Antitrust and Unfair Competition Law

Competition: Spring 2019, Vol 29, No. 1


Elizabeth C. Pritzker
Pritzker Levine LLP
Oakland, CA

The 28th Golden State Institute Edition

For the 28th year in a row, the Antitrust, UCL and Privacy Section held its Golden State Institute. As in the past, leading jurists, enforcers and practitioners gathered to discuss cutting-edge issues touching on these topics—ensuring GSI’s place as the preeminent competition law conference in the Western United States. This edition of Competition reproduces many of the superb presentations featured at the 28th Annual GSI.

The day began with a survey of recent developments in California antitrust, unfair competition, and privacy law by "the three Toms": Tom Papageorge, head of the Consumer Protection Unit of the San Diego District Attorney’s Office; Tom Greene, a trial attorney for the Antitrust Division of the U.S. Department of Justice; and Tom Dahdouh, Regional Director of the Federal Trade Commission’s Western Region. The exhaustive review of substantive developments in California and federal antitrust and privacy law, presented by Tom Papageorge, is reprised here. Tom Greene provided a survey of recent California procedural developments; that, too, is reprinted here.

Following tradition, GSI featured panels on two recent "Big Stakes" antitrust trials. In the first panel, trial counsel involved in the In the In re: Processed Eggs Products Antitrust direct purchaser trial, in which major egg producers were accused of conspiring to control and limit the nation’s egg supply, thereby increasing egg prices, discussed the trial and the path it ultimately took to a defense verdict. Mindee J. Ruben, counsel at Lite, DePalma, Greenberg in Philadelphia and co-lead counsel for plaintiffs, provided the plaintiff perspective, while Dechert LLP partner Steven E. Bizar, lead trial counsel for defendant R. W. Sauder offered the defense perspective. Lee F. Berger, Trial Attorney at the U.S. Department of Justice, Antitrust Division, moderated the discussion. A second panel discussed the recent In re Solodyn reverse payment "pay-for-delay" pharmaceutical trial. O’Melveny & Myers LLP partner Kenneth R. O’Rourke moderated the discussion between plaintiffs’ trial counsel, Richard A. Arnold and Anna T. Neill, both of Kenny Nachwalter PA, and trial counsel for defendant Impax, J. Douglas Baldridge and Lisa Jose Fales, of Venable LLP.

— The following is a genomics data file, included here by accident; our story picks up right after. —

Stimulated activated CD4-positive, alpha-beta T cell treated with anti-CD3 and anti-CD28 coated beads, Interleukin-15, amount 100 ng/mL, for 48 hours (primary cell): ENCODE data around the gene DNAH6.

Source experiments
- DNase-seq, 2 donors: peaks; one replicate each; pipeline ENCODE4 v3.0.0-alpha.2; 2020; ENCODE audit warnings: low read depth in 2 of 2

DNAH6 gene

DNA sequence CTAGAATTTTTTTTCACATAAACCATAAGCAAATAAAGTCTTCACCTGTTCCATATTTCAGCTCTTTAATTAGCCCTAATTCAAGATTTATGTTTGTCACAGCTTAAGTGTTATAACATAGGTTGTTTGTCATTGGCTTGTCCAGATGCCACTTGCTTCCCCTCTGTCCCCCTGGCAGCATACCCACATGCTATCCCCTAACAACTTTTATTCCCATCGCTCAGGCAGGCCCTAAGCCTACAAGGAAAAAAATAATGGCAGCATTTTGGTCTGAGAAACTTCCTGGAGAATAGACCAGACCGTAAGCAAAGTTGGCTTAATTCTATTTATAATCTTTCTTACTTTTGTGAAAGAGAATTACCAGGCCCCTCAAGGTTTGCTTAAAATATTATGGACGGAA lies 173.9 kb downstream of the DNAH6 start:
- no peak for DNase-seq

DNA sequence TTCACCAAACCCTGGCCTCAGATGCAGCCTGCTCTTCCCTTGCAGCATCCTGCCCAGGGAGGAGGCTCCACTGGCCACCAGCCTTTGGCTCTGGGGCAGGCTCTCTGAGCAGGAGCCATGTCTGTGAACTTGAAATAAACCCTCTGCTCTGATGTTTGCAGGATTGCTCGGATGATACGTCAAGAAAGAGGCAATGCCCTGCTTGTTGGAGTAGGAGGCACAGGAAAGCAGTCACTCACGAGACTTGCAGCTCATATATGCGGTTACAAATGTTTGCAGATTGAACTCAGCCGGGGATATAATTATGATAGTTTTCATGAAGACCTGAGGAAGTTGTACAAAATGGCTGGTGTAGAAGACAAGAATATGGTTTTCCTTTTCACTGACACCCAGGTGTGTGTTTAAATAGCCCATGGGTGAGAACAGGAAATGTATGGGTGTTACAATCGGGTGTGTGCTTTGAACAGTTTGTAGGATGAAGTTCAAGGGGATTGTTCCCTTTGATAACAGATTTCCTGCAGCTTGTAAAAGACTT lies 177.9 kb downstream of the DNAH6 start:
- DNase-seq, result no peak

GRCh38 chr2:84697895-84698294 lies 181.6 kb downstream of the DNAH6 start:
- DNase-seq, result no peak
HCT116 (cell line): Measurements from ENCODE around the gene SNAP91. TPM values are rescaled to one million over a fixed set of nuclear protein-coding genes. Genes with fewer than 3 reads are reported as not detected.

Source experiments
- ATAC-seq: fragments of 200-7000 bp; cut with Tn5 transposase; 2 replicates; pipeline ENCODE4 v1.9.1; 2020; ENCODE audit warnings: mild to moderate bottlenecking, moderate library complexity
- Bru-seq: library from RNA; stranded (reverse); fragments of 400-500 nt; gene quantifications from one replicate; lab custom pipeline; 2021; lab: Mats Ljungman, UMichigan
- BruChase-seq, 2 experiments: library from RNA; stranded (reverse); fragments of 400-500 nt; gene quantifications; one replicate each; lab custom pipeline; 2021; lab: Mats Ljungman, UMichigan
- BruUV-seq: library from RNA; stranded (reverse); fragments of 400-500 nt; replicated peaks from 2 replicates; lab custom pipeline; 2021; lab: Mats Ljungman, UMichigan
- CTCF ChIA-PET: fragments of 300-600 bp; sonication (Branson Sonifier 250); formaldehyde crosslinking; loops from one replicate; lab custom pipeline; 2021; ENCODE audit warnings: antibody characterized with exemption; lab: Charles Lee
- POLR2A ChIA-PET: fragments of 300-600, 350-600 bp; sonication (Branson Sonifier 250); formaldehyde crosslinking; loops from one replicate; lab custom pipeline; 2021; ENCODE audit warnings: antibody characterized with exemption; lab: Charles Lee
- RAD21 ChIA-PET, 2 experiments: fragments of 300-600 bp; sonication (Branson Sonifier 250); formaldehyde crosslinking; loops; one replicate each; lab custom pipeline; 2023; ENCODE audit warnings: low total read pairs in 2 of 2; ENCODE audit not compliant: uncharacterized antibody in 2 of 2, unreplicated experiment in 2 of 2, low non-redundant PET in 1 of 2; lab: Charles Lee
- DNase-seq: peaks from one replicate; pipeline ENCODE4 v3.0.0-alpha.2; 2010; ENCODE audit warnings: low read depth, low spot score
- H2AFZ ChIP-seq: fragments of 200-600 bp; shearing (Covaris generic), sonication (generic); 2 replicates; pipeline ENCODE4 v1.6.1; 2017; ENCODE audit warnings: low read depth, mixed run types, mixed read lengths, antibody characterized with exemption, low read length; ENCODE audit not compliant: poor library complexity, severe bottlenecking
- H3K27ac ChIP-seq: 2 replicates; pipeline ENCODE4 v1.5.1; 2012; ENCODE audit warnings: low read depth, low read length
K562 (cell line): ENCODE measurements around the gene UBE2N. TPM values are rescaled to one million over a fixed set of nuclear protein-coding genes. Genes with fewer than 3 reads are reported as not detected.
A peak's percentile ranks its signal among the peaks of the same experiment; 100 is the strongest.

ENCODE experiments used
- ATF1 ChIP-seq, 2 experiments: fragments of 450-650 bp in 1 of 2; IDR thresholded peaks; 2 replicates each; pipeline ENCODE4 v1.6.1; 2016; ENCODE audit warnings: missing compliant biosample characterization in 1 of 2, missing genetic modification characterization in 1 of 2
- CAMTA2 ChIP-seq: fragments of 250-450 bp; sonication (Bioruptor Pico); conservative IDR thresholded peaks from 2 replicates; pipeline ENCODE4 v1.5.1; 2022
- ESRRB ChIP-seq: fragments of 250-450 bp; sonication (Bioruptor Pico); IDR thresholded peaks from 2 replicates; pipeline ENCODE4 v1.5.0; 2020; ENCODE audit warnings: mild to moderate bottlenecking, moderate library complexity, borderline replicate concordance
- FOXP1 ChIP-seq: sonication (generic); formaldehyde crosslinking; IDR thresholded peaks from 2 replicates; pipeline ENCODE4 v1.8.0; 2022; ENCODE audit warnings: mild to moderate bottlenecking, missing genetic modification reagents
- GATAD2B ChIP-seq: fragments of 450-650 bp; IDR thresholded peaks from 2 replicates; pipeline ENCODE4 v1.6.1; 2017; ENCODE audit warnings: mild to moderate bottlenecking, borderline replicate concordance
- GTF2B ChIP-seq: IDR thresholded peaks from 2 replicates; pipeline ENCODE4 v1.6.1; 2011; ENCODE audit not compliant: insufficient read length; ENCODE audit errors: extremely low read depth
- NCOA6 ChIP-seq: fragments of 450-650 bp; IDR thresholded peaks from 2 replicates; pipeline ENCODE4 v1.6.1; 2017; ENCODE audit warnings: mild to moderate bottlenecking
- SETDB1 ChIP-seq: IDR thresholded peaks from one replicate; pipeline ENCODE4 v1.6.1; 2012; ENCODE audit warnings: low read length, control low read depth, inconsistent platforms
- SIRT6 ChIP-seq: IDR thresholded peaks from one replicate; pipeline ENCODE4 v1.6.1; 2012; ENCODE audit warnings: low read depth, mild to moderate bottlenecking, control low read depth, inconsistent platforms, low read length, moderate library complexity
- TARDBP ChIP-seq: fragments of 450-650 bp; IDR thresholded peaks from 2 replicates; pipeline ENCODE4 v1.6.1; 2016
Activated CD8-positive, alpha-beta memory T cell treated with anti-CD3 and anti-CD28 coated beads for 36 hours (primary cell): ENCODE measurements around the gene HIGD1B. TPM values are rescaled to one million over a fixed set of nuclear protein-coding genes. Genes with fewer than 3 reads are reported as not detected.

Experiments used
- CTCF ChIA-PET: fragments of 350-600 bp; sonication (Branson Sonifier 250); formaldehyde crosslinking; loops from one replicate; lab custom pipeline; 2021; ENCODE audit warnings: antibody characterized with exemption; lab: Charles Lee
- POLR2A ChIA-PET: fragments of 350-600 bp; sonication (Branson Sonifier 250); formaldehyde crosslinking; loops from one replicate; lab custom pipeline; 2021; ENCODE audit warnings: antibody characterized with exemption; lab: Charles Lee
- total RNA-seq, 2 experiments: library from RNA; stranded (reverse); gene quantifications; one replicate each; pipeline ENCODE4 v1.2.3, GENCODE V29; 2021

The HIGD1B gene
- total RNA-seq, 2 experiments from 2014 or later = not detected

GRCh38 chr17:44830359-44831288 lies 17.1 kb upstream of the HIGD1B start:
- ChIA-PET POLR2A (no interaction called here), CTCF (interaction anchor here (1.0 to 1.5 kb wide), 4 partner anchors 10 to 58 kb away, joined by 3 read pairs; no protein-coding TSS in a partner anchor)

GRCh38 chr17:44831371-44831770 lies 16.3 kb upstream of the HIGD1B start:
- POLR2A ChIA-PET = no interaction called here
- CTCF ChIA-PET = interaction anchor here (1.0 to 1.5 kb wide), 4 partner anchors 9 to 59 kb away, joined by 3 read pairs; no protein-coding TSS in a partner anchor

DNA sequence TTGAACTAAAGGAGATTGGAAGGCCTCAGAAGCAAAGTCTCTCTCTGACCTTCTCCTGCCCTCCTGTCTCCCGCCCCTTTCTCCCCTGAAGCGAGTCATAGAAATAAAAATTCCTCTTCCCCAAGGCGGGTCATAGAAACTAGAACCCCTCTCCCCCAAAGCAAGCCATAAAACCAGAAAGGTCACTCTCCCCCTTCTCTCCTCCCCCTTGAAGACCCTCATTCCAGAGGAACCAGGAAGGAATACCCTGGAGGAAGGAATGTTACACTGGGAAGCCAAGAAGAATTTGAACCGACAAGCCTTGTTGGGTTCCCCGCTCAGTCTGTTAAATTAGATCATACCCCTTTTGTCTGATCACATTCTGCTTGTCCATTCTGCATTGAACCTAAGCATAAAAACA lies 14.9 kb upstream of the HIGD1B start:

GSI was honored to host a fascinating panel discussion with current antitrust enforcers Bruce Hoffman, Director of the Bureau of Competition at the United States Federal Trade Commission, and Doha Mekki, Counsel to the Assistant Attorney General in the Antitrust Division of the United States Department of Justice. Karen E. Silverman, a partner at Latham & Watkins LLP, moderated the conversation. Ashley Bauer, also a partner at Latham & Watkins, helped in preparing a transcription of the discussion for this edition of Competition.